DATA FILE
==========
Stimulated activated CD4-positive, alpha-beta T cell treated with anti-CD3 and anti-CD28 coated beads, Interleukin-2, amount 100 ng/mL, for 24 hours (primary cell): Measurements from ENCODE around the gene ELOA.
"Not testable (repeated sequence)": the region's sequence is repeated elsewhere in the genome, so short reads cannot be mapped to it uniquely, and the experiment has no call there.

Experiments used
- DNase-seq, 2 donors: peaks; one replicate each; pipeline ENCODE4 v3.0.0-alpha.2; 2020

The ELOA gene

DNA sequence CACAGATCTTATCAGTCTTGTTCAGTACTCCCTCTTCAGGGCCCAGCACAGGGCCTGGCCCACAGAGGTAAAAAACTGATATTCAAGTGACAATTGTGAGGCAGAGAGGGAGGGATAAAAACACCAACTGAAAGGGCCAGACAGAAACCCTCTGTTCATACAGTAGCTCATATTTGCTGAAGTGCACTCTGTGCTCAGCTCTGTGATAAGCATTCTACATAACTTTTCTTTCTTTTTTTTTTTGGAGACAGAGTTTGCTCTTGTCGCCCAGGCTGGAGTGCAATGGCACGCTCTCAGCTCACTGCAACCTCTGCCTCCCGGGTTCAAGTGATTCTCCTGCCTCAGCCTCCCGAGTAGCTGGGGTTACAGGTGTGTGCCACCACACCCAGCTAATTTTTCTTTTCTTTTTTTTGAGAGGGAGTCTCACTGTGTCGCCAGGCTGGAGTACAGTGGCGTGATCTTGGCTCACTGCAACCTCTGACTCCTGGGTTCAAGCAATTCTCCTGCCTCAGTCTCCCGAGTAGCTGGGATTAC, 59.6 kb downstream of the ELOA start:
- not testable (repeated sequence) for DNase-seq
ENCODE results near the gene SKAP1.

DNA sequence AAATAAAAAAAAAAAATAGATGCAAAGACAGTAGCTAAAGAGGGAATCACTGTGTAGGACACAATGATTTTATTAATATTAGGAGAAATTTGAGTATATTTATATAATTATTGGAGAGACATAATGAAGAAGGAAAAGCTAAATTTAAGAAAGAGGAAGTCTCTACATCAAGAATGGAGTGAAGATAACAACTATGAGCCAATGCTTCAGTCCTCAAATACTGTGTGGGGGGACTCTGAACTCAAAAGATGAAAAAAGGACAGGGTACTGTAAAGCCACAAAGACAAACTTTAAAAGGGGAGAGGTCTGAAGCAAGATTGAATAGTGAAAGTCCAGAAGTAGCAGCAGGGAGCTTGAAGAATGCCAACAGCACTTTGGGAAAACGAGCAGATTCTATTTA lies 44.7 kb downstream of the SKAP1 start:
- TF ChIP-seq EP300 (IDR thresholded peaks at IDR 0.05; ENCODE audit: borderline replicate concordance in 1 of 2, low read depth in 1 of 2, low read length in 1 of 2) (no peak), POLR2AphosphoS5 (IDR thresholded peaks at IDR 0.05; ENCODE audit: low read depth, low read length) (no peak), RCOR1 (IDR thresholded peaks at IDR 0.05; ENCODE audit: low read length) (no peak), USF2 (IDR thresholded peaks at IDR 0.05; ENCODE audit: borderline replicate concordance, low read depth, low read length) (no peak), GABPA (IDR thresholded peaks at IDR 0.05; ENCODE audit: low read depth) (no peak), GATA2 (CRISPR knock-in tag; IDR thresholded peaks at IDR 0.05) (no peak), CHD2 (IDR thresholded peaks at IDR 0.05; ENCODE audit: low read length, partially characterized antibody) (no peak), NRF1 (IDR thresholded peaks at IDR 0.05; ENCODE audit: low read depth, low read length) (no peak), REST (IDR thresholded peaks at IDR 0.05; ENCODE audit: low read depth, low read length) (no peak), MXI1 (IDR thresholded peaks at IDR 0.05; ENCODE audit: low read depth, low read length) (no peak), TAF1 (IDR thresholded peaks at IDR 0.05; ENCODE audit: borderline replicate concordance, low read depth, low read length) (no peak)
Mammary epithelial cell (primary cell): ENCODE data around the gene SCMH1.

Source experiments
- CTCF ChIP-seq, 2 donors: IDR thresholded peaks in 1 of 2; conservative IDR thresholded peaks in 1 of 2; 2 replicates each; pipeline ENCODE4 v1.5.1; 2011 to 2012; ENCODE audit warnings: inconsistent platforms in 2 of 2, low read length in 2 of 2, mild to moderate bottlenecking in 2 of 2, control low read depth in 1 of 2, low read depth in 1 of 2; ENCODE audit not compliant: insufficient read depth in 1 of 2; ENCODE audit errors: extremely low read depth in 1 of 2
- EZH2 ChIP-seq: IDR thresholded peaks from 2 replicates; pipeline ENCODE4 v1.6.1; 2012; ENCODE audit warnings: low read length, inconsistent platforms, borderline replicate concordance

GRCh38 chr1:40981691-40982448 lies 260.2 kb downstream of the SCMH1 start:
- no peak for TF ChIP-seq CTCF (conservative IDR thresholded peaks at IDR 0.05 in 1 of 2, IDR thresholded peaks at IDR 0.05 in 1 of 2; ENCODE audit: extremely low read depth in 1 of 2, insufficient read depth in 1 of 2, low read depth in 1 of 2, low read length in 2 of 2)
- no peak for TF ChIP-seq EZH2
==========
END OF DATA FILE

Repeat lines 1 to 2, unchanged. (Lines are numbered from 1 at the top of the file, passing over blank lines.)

Stimulated activated CD4-positive, alpha-beta T cell treated with anti-CD3 and anti-CD28 coated beads, Interleukin-2, amount 100 ng/mL, for 24 hours (primary cell): Measurements from ENCODE around the gene ELOA.
"Not testable (repeated sequence)": the region's sequence is repeated elsewhere in the genome, so short reads cannot be mapped to it uniquely, and the experiment has no call there.